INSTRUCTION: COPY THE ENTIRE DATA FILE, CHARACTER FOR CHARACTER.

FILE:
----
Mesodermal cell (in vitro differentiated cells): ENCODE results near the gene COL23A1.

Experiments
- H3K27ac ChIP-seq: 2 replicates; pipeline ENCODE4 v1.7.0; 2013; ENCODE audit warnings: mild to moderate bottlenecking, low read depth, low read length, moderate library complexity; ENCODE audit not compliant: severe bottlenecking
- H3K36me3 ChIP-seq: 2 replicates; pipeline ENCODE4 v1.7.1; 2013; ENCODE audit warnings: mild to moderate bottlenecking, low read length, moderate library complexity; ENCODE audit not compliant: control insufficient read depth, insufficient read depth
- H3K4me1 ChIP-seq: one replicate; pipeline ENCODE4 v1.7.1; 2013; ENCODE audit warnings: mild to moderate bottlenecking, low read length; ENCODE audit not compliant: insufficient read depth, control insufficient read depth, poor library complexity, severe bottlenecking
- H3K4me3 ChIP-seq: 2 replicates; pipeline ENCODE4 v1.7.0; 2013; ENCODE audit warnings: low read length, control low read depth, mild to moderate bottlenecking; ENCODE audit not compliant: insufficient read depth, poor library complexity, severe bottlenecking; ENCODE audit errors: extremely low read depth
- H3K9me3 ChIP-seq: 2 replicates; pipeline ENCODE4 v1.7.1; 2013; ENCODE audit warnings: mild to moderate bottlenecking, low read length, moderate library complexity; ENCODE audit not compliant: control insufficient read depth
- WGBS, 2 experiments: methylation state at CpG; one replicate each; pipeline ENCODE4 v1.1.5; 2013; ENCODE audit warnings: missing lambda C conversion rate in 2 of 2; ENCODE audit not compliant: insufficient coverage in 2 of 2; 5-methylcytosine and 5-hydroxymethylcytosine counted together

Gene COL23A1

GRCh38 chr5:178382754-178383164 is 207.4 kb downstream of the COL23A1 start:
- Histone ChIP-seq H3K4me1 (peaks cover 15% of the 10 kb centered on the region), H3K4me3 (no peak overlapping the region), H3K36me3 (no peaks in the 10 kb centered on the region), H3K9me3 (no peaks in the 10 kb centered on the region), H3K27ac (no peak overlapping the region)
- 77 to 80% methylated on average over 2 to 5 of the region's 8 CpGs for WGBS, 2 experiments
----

Mesodermal cell (in vitro differentiated cells): ENCODE results near the gene COL23A1.

Experiments
- H3K27ac ChIP-seq: 2 replicates; pipeline ENCODE4 v1.7.0; 2013; ENCODE audit warnings: mild to moderate bottlenecking, low read depth, low read length, moderate library complexity; ENCODE audit not compliant: severe bottlenecking
- H3K36me3 ChIP-seq: 2 replicates; pipeline ENCODE4 v1.7.1; 2013; ENCODE audit warnings: mild to moderate bottlenecking, low read length, moderate library complexity; ENCODE audit not compliant: control insufficient read depth, insufficient read depth
- H3K4me1 ChIP-seq: one replicate; pipeline ENCODE4 v1.7.1; 2013; ENCODE audit warnings: mild to moderate bottlenecking, low read length; ENCODE audit not compliant: insufficient read depth, control insufficient read depth, poor library complexity, severe bottlenecking
- H3K4me3 ChIP-seq: 2 replicates; pipeline ENCODE4 v1.7.0; 2013; ENCODE audit warnings: low read length, control low read depth, mild to moderate bottlenecking; ENCODE audit not compliant: insufficient read depth, poor library complexity, severe bottlenecking; ENCODE audit errors: extremely low read depth
- H3K9me3 ChIP-seq: 2 replicates; pipeline ENCODE4 v1.7.1; 2013; ENCODE audit warnings: mild to moderate bottlenecking, low read length, moderate library complexity; ENCODE audit not compliant: control insufficient read depth
- WGBS, 2 experiments: methylation state at CpG; one replicate each; pipeline ENCODE4 v1.1.5; 2013; ENCODE audit warnings: missing lambda C conversion rate in 2 of 2; ENCODE audit not compliant: insufficient coverage in 2 of 2; 5-methylcytosine and 5-hydroxymethylcytosine counted together

Gene COL23A1

GRCh38 chr5:178382754-178383164 is 207.4 kb downstream of the COL23A1 start:
- Histone ChIP-seq H3K4me1 (peaks cover 15% of the 10 kb centered on the region), H3K4me3 (no peak overlapping the region), H3K36me3 (no peaks in the 10 kb centered on the region), H3K9me3 (no peaks in the 10 kb centered on the region), H3K27ac (no peak overlapping the region)
- 77 to 80% methylated on average over 2 to 5 of the region's 8 CpGs for WGBS, 2 experiments